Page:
French Pension Reform Opponents Push For Repeal Bill But Are Unlikely to Succeed

(AP) -- Opponents of French President Emmanuel Macron's retirement reform have tried mass protests, damaging strikes and constitutional challenges to stop it. Now they are trying one last move: a new bill to repeal it.

But Macron's centrist party is trying to outmaneuver the opposition, whose proposal has almost no chance of success.

On Thursday French lawmakers are debating an opposition bill which aims to return the retirement age to 62 -- it went up to 64 with Macron's unpopular reform. Legislators from centrist opposition group LIOT proposed the text, supported by leftists and the far-right.

Macron's centrist party doesn't have a majority in the National Assembly, the lower house of parliament, but it has allied with some Republican lawmakers to push back the opposition's efforts.

As a result, the key article stipulating the retirement age was removed from the bill when it was reviewed by the Social Affairs Committee last week.

Opposition lawmakers planned to restore the previous retirement age via an amendment Thursday. However, the Speaker of the National Assembly, Yael Braun-Pivet, a member of Macron's party, declared it unconstitutional because there was no financial provision to cover the cost.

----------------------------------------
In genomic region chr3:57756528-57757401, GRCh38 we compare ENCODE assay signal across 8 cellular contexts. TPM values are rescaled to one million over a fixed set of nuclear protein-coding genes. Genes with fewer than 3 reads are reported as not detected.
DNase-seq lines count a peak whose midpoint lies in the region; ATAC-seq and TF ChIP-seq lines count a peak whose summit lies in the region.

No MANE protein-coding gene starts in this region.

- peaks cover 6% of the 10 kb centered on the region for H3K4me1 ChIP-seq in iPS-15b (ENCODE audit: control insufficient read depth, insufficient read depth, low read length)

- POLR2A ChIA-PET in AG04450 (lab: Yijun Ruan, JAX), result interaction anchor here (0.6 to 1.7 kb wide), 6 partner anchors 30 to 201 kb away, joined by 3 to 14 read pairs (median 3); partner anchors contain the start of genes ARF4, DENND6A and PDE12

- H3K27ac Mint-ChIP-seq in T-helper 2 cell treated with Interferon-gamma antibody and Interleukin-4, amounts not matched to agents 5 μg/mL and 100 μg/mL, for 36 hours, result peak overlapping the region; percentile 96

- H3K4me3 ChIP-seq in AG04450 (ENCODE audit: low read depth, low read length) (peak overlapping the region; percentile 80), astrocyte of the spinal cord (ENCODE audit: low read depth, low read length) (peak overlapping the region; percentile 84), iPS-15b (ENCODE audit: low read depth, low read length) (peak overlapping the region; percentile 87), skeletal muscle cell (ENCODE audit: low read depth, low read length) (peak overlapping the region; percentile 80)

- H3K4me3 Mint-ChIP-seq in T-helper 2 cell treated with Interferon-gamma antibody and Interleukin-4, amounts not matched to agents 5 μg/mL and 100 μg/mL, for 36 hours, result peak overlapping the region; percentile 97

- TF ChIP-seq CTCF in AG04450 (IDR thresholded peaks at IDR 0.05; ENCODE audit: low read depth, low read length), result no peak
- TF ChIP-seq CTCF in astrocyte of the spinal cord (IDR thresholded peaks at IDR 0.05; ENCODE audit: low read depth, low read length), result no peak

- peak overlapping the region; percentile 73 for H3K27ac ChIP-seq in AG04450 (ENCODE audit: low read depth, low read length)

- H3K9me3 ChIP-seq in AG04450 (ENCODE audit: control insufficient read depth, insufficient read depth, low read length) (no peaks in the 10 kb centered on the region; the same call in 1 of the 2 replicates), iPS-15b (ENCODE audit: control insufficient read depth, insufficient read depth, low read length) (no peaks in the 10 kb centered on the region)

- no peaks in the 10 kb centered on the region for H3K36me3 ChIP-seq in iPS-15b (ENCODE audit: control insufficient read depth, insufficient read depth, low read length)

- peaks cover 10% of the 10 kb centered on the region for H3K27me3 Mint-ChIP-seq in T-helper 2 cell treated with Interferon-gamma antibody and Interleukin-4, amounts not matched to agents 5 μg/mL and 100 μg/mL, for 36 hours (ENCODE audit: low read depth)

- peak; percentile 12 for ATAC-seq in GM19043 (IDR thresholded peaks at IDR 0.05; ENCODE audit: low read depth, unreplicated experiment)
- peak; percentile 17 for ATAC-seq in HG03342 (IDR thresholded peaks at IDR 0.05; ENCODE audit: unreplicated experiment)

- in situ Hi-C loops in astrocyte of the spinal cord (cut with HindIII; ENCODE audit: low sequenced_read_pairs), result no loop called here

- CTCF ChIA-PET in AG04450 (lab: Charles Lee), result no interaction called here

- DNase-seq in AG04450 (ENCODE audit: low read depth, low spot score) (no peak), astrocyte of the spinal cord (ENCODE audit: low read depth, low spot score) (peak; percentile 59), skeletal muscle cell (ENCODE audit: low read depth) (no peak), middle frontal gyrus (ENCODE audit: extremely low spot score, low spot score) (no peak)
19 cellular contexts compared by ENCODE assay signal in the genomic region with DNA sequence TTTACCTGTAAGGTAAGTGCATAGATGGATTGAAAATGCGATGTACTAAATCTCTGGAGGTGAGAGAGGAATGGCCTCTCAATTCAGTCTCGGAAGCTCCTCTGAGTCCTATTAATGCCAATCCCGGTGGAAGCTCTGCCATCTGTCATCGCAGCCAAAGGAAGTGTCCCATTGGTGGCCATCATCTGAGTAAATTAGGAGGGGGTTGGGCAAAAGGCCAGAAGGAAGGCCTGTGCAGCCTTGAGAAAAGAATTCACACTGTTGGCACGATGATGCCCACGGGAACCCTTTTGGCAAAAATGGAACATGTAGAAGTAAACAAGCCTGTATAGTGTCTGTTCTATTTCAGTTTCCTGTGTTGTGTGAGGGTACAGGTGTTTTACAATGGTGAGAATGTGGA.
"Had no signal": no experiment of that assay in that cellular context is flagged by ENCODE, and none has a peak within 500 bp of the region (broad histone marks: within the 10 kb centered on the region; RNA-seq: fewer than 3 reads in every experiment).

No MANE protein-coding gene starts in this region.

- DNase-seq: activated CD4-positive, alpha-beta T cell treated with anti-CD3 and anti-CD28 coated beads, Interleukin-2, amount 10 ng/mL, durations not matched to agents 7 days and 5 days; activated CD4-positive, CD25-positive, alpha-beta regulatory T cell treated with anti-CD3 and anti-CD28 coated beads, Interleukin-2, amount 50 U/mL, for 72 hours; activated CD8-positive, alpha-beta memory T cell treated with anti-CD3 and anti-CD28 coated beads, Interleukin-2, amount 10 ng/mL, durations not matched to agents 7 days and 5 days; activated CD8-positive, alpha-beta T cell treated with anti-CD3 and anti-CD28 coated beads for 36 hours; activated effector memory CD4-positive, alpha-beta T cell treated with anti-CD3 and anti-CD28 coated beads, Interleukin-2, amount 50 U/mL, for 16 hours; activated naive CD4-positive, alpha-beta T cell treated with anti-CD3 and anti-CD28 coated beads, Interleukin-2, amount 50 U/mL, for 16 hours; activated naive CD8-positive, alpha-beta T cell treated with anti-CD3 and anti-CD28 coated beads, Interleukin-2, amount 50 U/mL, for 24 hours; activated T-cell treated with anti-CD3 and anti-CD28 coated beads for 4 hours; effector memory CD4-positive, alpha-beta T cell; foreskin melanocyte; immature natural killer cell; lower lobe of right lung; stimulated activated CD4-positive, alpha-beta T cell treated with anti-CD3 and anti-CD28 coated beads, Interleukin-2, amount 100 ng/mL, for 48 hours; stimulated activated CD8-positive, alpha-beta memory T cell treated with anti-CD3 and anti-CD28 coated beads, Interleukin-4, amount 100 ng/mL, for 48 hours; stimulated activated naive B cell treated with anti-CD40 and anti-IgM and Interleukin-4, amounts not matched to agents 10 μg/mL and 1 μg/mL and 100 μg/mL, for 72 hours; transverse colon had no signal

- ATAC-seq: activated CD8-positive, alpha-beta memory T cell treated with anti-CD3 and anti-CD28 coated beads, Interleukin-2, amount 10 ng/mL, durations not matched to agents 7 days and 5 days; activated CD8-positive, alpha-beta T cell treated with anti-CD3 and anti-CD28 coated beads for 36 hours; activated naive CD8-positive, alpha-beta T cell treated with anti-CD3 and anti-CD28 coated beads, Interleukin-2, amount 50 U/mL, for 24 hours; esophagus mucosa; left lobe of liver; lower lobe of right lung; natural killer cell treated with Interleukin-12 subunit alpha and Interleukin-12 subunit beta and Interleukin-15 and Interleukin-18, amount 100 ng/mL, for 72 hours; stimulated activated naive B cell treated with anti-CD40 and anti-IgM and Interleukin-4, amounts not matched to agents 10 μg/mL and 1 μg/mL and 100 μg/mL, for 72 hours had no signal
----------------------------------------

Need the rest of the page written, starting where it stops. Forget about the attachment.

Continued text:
Opposition lawmakers may seek other options during Thursday's expected heated debate.

They also vowed to prompt a confidence vote that would be held in the coming days. Macron's government survived previous confidence votes.

Macron's move to raise the retirement age -- and force the measure through parliament without a vote -- inflamed public emotions and triggered some of France's biggest demonstrations in years. But the intensity of anger over the pension reform has ebbed since the last big protests on May 1, and since the measure became law in April.

Turnout at protests on Tuesday in Paris and across France was lower than at previous demonstrations.

In recent weeks, Macron has sought to focus public attention on some other changes he promised to re-industrialize France, improve working conditions and finalize a new immigration bill. Yet with no majority at parliament, his government is expected to keep struggling to pass any measure.